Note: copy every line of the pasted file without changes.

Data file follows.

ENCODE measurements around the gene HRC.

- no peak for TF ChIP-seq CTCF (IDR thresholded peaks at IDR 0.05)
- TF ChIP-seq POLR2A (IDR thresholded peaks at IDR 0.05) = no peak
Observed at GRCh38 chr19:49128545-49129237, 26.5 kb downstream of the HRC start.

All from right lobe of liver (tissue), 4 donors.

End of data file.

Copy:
ENCODE measurements around the gene HRC.

- no peak for TF ChIP-seq CTCF (IDR thresholded peaks at IDR 0.05)
- TF ChIP-seq POLR2A (IDR thresholded peaks at IDR 0.05) = no peak
Observed at GRCh38 chr19:49128545-49129237, 26.5 kb downstream of the HRC start.

All from right lobe of liver (tissue), 4 donors.